Forget the Economy: How to Pick Who to Vote For Tomorrow

The “economy” has been widely hailed as the main concern on the minds of the American people. Unfortunately, the simple truth of the presidency (according to the constitution and according to modern reality) is that the president has very little power to affect the economy. His power in this domain almost exclusively rests with the bully pulpit: the persuasive power of the loudest megaphone in Washington DC.

The following are the powers and roles of the president as I see it, and how that effects who I’ll vote for tomorrow (Tuesday, November 6, 2012):

  • Nominate Supreme Court justices. To me, this is the biggest reason not to mess around with your vote and choose the party that best represents your views on policy, domestic and foreign. In the next four years, it’s possible that we will see 4 justices retire. Ginsburg is 79, Scalia is 76, Kennedy is 75, and Breyer is 74. Gibsburg and Breyer are left-leaning on most issues, Scalia is famously right-leaning, and Kennedy is often the swing vote.
  • Start wars without declaring them. On at least 125 occasions the president (throughout U.S. history) has deployed troops without authorization from Congress. In my book, this is where Obama’s cool and collected approach is very important. I hope, that if Romney wins, he has a similar approach. Even if I disagree with the decision, I hope the decision is made through a careful deliberation process that’s influenced by balanced reason and not blind ideology.
  • Bully pulpit: Really, most of the president’s power lies in the fact that we all pretend that he is important (because the media pretends he is important) and thus give him “power” by listening to him. He can use his giant megaphone to influence Congress, public opinion, and international relations. What’s very important to remember, however, is that this power of persuasion grows exponentially in a time of real crisis (such as a terrorist attack or a natural disaster). At those times, we tend to take off our partisan hats and follow the words of the commander and chief with loyalty and unwavering determination. Hence, we want to pick a president who is best in a time of crisis.

I have many friends who are voting for Obama and many who are voting for Romney (though I’m not speaking to them this week for fear of mutual destruction). I even have one friend who is voting for Gary Johnson, who despite being the goofiest politician I’ve ever heard, is quite brilliant. I’m personally voting for Obama, despite many of my objections to what I saw in the last four years, because:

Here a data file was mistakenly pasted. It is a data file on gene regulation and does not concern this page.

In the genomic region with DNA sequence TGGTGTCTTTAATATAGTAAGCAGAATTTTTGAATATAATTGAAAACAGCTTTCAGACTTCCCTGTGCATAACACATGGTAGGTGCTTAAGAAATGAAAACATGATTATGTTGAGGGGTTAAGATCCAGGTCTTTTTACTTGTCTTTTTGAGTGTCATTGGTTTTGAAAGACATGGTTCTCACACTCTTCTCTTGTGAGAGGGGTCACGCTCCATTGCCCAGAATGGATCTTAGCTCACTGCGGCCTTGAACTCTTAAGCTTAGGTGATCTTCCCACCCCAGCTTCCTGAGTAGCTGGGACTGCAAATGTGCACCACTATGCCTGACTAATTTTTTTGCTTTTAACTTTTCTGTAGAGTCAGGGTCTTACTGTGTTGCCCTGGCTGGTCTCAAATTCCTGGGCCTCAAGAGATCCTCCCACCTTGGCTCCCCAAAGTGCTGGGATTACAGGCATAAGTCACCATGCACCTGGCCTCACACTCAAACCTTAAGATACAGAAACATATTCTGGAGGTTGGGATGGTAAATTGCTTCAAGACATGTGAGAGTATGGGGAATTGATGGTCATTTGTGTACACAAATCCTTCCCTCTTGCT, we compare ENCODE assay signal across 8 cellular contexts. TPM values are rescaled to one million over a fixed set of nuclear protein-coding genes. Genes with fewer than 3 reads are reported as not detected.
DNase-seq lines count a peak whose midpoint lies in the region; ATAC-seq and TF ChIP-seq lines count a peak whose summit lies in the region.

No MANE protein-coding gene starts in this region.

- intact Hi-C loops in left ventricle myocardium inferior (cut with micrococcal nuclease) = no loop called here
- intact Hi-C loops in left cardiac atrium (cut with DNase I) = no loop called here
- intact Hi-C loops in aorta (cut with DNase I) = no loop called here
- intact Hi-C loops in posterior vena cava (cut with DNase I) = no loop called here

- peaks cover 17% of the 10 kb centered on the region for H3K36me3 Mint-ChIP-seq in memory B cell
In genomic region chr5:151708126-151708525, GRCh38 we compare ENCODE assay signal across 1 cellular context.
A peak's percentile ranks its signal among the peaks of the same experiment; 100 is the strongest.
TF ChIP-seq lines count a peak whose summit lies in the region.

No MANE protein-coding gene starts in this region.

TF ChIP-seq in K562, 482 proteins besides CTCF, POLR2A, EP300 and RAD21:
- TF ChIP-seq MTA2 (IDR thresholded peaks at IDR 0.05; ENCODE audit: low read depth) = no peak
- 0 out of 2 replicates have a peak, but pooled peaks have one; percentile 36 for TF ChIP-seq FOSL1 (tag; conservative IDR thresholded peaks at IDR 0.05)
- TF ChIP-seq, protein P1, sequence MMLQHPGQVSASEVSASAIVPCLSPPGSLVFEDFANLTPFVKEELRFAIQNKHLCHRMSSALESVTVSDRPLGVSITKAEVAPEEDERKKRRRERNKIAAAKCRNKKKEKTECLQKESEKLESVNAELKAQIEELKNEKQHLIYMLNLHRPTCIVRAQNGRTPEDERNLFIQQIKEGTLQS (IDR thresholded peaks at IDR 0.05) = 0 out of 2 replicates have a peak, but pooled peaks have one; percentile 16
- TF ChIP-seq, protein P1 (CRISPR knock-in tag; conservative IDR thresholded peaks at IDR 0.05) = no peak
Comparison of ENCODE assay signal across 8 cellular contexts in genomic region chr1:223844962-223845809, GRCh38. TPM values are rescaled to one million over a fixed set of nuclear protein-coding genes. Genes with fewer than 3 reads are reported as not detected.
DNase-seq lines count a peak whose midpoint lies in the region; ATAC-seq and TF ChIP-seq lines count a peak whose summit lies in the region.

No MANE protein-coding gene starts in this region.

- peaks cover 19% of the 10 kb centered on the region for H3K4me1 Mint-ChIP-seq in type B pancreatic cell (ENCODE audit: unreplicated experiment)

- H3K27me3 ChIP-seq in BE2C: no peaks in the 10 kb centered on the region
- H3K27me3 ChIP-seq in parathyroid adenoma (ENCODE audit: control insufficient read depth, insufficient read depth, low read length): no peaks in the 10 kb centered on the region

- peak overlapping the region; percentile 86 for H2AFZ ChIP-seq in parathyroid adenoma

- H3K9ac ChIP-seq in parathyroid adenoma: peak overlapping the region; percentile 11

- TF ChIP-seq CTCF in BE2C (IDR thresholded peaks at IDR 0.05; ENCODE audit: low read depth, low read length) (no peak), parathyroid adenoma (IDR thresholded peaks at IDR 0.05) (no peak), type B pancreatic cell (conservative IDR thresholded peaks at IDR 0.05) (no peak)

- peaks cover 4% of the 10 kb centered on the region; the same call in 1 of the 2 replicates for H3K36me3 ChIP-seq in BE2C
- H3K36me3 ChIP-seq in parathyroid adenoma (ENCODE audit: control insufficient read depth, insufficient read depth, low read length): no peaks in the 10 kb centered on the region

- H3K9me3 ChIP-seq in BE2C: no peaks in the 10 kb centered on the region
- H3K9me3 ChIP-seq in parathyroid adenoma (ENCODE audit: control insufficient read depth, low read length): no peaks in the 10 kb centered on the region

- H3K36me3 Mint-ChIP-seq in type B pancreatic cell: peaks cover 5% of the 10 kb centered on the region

• I want to maintain a balance of left and right on the Supreme court.
  • I want less undeclared wars not more, even though both candidates I believe will be far more hawkish than I would like.
  • I want a president that the rest of the world likes, respects, and wants to work with. In poll after poll, Obama beats Romney about 80% to 20% in the rest of the World. The gap is biggest in countries that our close allies, except Israel which is one of the only countries where Romney leads (with a whopping 57% to 22%).
  • As a scientist, I am depressed at the blatant disrespect towards science in the Republican party. I’m not talking about global warming or stem cell research or evolution. I’m talking about fundamental scientific research. I wish this wasn’t so, but it certainly makes me lean heavily to the left on this issue, where science is rightful seen as the main force of progress and economic growth that made this country what it has come to be throughout the 20th century.

I try not to grow cynical about politics, but it’s damn hard… Please make sure you vote tomorrow, not for any reason, but because it may help spark a conversation with a friend about a political issue you both care about. Who knows, that spark might start a fire.

0 thoughts on “Forget the Economy: How to Pick Who to Vote For Tomorrow

  1. tjkopena

    My limited understanding is that political science fairly strongly supports the notion that the power of the bully pulpit is really no power at all. The president does have great ability to set the basic outline of the agenda on economy and other domestic issues, but otherwise have very limited capacity to effect immediate change. So, those powers you list above really are their critical points.

    1. Lex Post author

      That’s very interesting. I would love to see a good study on the ability of the president to influence Congress and the opinion of the public with just his words (speeches, interviews, etc). I have a sense that the infotainment media (MSNBC, CNN, Fox News, etc) and even the Daily Show and Colbert Report look to the president to drive their content in positive and negative ways. So perhaps the most powerful effect the president has comes from the fact that the eye of the media is always on him.


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